Century-old New York seafood purveyor Citarella sources its exceptional uni from the rocky, chilly waters of coastal Maine. This wild-caught sea urchin is more assertive in flavor and creamier in texture than its counterparts from Santa Barbara, Calif., and Hokkaido, Japan, the other prime uni grounds. The buttery, sweet, briny “tongues” can be served simply over rice like a sushi master would, atop buttery toast as an appetizer or pureed with butter to use as a base for a decadent pasta sauce.
Albert Grivault 2007 Clos des Perrieres 1er Cru, Meursault, Burgundy
“I want old, white Burgundy. Albert Grivault is rich and tastes like the sea, but when Burgundy ages, it starts taking on a savory umami note. Meursault also has riper fruit-like apples and green pears, as well as earthy elements of hay, button mushrooms and chamomile tea. You want something that has a lush feel on your palate but still maintains a freshness and acidity.”—June Rodil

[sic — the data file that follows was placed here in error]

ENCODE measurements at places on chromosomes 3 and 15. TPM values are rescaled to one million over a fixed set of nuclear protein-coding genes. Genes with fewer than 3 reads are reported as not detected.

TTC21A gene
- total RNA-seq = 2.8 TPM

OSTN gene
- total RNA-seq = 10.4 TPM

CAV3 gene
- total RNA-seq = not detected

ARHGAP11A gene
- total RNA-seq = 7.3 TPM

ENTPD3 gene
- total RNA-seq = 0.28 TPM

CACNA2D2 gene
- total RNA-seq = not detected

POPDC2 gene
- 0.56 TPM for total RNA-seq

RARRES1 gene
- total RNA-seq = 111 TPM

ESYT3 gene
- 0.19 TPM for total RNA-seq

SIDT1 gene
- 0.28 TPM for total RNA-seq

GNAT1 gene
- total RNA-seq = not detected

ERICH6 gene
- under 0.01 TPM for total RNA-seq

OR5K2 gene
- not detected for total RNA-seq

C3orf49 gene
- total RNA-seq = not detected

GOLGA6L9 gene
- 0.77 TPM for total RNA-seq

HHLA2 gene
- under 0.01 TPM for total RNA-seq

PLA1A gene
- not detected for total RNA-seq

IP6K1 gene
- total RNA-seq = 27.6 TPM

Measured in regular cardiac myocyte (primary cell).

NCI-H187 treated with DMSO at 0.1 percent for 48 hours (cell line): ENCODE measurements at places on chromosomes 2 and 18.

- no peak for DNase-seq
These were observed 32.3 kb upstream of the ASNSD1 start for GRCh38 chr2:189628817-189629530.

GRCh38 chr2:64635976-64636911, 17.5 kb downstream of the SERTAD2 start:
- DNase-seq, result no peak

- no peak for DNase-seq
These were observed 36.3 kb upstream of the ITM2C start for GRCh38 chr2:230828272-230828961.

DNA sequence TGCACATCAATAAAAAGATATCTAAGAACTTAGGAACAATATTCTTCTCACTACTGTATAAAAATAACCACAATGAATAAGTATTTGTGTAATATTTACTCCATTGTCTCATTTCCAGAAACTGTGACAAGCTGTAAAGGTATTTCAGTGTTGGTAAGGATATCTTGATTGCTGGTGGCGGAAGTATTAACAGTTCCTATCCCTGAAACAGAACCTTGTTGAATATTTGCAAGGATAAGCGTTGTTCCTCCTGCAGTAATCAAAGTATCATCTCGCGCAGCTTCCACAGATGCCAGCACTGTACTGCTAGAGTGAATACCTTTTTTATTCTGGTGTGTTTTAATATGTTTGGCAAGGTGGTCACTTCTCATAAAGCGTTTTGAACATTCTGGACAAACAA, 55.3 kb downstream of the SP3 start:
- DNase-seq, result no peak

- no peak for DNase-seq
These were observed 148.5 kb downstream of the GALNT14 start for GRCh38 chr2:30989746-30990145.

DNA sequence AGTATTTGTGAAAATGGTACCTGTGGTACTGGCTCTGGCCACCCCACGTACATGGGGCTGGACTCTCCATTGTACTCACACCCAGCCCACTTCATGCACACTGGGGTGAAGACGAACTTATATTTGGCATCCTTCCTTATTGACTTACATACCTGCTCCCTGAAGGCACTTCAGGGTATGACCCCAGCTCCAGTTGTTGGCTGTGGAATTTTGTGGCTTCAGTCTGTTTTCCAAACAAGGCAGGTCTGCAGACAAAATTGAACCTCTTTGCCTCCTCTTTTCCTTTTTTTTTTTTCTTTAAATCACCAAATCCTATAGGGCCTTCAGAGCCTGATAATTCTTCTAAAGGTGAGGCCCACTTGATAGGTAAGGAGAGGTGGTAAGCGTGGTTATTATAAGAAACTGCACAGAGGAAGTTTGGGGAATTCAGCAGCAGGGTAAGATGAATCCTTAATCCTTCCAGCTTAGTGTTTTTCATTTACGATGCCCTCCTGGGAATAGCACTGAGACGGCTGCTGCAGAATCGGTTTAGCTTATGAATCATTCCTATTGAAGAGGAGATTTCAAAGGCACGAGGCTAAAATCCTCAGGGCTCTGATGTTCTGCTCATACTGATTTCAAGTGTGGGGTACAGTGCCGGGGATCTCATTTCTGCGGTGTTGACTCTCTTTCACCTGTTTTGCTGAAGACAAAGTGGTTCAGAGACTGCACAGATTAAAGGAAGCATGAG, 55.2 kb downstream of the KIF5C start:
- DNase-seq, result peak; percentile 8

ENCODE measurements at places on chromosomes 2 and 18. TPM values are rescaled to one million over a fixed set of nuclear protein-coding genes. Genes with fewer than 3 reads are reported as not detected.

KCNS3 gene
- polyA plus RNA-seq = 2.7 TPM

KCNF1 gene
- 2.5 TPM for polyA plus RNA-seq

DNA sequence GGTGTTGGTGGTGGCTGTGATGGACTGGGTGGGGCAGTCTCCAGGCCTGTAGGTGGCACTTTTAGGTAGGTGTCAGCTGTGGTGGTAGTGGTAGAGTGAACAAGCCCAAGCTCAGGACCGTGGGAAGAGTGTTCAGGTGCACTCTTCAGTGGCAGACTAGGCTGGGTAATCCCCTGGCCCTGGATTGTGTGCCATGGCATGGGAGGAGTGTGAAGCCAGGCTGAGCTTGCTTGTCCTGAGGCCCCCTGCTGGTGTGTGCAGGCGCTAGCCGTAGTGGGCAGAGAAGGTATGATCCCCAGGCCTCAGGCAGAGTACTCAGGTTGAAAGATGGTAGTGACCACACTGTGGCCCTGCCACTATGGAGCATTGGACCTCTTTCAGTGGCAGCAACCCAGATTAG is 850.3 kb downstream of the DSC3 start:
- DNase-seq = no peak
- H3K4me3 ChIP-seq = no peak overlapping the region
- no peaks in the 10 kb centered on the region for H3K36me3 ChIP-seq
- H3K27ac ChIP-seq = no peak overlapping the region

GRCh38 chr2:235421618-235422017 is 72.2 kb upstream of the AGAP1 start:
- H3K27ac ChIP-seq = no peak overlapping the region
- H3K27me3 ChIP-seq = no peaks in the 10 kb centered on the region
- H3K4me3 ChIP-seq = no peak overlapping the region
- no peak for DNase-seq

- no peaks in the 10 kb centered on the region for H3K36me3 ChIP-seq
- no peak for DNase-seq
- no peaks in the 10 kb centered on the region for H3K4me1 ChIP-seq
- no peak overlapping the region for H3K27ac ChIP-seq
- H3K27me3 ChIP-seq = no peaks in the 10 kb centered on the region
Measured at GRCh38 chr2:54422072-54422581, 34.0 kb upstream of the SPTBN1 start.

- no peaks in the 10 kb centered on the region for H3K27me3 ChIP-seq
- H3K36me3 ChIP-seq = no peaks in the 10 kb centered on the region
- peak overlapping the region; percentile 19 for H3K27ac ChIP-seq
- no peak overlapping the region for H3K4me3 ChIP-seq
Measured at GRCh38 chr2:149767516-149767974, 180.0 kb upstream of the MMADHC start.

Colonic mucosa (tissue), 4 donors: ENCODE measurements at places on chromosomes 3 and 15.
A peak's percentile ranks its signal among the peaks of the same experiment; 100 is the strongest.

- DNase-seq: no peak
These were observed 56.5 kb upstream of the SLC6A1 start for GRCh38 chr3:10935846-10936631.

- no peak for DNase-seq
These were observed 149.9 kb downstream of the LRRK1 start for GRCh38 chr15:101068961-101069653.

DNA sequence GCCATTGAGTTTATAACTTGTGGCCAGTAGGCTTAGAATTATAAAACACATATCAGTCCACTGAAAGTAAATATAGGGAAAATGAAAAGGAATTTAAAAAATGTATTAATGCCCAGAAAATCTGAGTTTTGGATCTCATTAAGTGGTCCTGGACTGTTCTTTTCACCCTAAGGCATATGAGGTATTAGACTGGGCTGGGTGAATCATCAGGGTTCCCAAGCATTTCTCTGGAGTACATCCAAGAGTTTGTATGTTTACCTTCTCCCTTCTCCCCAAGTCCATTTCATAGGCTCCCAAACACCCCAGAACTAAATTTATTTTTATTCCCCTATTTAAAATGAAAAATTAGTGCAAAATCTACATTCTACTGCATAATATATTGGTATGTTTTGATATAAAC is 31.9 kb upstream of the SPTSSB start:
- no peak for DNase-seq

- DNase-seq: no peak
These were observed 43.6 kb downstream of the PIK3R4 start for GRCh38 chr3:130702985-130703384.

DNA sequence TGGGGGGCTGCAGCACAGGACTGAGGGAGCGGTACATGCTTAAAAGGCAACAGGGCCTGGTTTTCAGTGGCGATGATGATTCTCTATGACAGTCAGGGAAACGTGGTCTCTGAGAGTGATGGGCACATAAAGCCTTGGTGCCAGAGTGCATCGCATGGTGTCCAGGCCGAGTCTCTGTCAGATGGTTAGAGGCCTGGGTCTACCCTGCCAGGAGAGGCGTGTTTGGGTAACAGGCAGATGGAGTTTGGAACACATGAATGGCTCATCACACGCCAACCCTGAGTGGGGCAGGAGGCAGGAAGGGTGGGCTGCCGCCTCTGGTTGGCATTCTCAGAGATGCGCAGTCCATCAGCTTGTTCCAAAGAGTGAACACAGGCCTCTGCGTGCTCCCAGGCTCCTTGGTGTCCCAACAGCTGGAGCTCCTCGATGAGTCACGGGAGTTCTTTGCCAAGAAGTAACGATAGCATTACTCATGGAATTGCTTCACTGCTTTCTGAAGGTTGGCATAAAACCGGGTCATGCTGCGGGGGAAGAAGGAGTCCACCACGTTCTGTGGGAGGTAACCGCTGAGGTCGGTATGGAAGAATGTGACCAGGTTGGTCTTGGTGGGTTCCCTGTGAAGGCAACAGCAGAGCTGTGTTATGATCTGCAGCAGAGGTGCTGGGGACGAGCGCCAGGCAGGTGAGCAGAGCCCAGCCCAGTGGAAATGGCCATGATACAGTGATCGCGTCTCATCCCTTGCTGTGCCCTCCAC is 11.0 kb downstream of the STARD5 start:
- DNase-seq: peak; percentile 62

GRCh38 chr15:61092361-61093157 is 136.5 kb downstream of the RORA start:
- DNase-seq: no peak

Hermann J. Wiemer 2018 Semi-Dry Riesling, Finger Lakes, N.Y.
“Uni is fatty, salty and has an intense mineral, iron flavor profile to it. The best US sweet wine I’ve had is off-dry Riesling from Hermann Wiemer in the Finger Lakes. They’ve got old vines which give that unctuous, tropical pear quality that you expect from beautiful Riesling. It provides enough sugar to work with the uni and enough acidity to still be refreshing.”—Micah Clark
Holy Grail Steak Co. A5 Kobe Beef